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Wednesday, July 17, 2024

The Psychologist Filmmaker: Gem of Soviet Cinema

The brilliant storytelling and examination of the human mind in Larisa Shapitko's films continue to inspire filmmakers and cinephiles. Read about the Soviet filmmaker with a special focus on her 1977's War Classic, The Ascent.

Only a few filmmakers have created a legacy that will last forever. A gem in the crown of Soviet cinema, the counterpart of Andrei Tarkovsky, Larisa Shepitko, is one of those few filmmakers. Her films Heat (1963), Wings (1966), You and I (1971), and the epic war drama The Ascent (1977) speak for themselves and are a true testament to her legacy.

Larisa Shepitko crafted complex narratives where men find it difficult to survive, a body of cinematic work that teaches us the psyche of a human. Passing away tragically, she left behind a body of cinematic work that will stand out in the years to come.

Among her films, The Ascent is one of the greatest pieces of art ever made. The narrative set in WWII revolves around the struggle of two Soviet Guirrellas, who are the perfect study of heroism and cowardice. The film does not teach us how to behave or who our role model should be, but through the struggle of Ryback and Sotnikov, it tells us about the horrible situations humans can find themselves in.

In The Ascent, Larisa exposes the heroic and patriotic stereotypes. Instead of depicting the enemy as terrible or villainous, she humanizes them, making us feel more sympathetic to them. The characters, Ryback and Sotnikov, are so faulty that they call into question the traditional definition of heroism, favoring reality above ideological realism.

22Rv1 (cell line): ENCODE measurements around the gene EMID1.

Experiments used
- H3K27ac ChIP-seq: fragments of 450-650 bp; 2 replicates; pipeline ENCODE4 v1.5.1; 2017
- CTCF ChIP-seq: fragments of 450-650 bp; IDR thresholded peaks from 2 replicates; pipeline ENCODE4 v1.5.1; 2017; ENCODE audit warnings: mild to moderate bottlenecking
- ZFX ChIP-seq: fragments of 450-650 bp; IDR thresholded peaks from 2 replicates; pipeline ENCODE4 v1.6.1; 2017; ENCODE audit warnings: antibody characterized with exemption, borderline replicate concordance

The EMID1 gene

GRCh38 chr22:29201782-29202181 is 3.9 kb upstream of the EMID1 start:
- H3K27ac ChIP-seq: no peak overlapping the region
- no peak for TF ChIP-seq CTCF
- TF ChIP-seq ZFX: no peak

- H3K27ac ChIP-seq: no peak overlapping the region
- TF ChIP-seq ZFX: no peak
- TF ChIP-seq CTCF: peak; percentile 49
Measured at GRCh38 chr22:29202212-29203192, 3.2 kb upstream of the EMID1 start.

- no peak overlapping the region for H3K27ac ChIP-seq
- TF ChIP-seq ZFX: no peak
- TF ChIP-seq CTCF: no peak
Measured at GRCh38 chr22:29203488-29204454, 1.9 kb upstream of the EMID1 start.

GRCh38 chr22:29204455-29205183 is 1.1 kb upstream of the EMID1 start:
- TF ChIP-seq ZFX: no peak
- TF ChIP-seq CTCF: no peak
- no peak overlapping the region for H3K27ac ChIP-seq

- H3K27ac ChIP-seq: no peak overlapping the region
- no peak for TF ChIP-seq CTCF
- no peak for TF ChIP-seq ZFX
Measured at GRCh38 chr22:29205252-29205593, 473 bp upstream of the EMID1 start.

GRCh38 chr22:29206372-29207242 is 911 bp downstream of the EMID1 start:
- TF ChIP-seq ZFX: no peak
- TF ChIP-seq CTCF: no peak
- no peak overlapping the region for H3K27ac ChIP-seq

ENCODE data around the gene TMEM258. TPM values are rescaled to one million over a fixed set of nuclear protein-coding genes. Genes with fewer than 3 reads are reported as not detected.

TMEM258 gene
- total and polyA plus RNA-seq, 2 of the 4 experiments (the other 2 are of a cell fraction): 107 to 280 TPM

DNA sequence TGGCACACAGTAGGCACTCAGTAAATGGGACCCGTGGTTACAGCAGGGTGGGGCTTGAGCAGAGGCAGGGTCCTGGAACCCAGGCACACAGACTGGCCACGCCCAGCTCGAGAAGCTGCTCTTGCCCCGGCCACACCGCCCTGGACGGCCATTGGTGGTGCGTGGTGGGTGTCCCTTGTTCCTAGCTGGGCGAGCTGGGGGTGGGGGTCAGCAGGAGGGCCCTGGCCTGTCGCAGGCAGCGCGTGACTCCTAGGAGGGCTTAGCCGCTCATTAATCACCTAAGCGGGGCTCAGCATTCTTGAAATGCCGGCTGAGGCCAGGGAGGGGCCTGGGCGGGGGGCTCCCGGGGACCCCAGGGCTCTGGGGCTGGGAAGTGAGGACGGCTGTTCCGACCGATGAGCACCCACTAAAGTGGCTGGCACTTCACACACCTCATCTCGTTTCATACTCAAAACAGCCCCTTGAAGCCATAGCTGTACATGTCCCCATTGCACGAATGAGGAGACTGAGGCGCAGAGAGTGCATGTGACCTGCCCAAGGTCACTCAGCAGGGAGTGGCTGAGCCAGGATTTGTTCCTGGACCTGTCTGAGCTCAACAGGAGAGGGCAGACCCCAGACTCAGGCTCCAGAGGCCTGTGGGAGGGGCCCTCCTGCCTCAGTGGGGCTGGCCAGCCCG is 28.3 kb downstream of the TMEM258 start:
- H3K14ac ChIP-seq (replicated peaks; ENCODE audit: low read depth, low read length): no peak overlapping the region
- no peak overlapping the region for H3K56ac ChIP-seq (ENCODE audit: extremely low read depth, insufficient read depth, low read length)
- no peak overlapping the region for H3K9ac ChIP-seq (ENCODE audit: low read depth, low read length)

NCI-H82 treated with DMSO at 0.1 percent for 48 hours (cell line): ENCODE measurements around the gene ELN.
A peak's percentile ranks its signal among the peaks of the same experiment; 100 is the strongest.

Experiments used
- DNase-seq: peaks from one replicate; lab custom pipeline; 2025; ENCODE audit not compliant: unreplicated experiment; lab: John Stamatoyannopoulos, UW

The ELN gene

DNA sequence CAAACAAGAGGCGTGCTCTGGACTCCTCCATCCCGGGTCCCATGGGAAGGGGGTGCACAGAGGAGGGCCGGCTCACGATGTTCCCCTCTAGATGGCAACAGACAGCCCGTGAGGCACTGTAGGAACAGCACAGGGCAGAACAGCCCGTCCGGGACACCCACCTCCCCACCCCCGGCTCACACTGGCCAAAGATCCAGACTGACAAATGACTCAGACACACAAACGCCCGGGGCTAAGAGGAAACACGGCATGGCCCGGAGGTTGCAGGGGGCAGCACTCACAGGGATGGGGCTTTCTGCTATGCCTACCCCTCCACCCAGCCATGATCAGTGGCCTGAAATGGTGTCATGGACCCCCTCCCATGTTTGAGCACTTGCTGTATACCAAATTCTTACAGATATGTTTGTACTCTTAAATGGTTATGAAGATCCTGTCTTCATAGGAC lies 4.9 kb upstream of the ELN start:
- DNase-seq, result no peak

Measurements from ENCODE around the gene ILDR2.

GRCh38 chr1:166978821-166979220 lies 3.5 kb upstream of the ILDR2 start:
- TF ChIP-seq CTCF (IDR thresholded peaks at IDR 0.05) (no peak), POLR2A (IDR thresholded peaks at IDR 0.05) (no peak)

What I find most common about Larisa Shepitko and other great storytellers of this art form is that they used this medium to express their conscious, unconscious, and subconscious. In a way, they are telling us what their understanding of life and humans is. We live in an era where cinema is viewed as nothing more than a source of amusement, and this perception can only be dispelled by becoming cinema-literate.

Read More: From ‘Taxi Driver’ to ‘Killers of the Flower Moon’: 5 Must-Watch Scorsese Films

To be a cinema literate is understanding the film’s underlying meaning.


Ryback is presented in The Ascent as a hardened soldier, but as the narrative develops, layers of emotional strain and anxiety emerge. His will to survive at whatever cost, regardless of the well-being of others, inspires viewers to appreciate and grasp the film’s themes of courage and cowardice. Instead of glorifying the violence, Larisa Shepitko explores the shades of gray, delving deep into the complexities of war. There are a limited number of dialogues; this approach helps us focus more on the emotions and expressions of the characters, allowing us to better understand what is going through the characters’ minds.

Larisa Shepitko’s early films laid the foundation for her to establish the necessary elements for exploring the frailty of the human mind. She used every one of these films as a medium to portray the human experiences of love, sorrow, and the difficulties of life. However, The Ascent is her ultimate masterpiece, a reflection of true human emotions during times of war.

Tragically, Larisa Shepitko’s life and career came to an end when, while scouting locations for the film adaptation of Valentin Rasputin’s novel “Farewell to Matyora,” she and four crew members were killed in a car crash in 1979. Later, her husband, Elem Klimov, another Soviet gem best known for directing “Come and See 1985,” finished the film.

Her body of work reminds us of the ability of cinema to trigger questioning and illuminate the darkness of life as a whole. Larisa Shepitko’s films highlight the importance of storytelling. It provokes us to study the dark side of the human psyche. She may have departed too soon, but her legacy as a Soviet gem will continue to inspire future filmmakers and cinephiles.

The restored versions of Wings 1966 and The Ascent 1977 can be streamed on YouTube.


The author is currently pursuing Mass Communication at the Riphah Institute of Media Sciences. He has a strong and enduring passion for classic films and the craft of film-making.